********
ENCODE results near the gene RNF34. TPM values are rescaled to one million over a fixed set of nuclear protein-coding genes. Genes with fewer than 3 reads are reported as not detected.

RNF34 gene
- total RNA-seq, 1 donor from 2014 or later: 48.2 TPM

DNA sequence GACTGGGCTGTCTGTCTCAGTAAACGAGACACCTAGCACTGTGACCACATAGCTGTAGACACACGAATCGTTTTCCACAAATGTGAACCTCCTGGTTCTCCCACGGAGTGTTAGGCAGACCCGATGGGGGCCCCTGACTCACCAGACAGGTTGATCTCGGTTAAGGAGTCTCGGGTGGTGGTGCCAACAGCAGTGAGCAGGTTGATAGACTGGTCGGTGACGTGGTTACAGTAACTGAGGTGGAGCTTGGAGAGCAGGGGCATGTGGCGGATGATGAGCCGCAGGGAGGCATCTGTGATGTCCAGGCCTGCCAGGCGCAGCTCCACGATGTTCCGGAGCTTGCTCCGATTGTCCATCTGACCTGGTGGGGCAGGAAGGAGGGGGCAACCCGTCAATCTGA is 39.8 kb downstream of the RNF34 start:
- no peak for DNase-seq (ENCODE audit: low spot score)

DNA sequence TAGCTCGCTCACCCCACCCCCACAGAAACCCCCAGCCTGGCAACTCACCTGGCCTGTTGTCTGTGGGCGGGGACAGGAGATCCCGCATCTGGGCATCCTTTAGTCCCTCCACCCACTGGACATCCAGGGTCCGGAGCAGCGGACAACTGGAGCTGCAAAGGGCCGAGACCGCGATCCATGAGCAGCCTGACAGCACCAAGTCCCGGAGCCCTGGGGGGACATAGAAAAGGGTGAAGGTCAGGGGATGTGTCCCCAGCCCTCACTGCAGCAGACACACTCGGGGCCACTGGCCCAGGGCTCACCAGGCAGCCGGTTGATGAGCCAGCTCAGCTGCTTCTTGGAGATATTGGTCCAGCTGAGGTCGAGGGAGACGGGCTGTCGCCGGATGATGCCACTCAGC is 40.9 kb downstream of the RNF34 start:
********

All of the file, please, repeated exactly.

ENCODE results near the gene RNF34. TPM values are rescaled to one million over a fixed set of nuclear protein-coding genes. Genes with fewer than 3 reads are reported as not detected.

RNF34 gene
- total RNA-seq, 1 donor from 2014 or later: 48.2 TPM

DNA sequence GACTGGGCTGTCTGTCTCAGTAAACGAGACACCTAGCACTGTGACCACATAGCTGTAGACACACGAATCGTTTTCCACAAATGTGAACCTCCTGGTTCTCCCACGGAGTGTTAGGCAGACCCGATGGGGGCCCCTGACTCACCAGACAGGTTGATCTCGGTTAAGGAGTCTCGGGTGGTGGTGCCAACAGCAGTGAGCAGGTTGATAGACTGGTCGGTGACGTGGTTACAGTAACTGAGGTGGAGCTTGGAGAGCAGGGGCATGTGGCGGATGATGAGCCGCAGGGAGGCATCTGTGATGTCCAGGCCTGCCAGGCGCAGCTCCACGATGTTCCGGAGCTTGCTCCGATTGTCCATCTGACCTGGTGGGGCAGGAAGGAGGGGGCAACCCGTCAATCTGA is 39.8 kb downstream of the RNF34 start:
- no peak for DNase-seq (ENCODE audit: low spot score)

DNA sequence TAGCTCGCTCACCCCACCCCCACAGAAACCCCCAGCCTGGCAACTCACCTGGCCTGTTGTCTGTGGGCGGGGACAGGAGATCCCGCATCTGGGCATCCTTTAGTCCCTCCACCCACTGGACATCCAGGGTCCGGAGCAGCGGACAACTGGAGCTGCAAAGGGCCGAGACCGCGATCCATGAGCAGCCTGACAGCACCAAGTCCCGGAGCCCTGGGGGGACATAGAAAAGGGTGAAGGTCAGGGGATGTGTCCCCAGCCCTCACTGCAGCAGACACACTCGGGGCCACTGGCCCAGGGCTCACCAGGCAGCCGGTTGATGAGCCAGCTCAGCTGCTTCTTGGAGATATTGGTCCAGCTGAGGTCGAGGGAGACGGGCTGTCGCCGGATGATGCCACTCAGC is 40.9 kb downstream of the RNF34 start: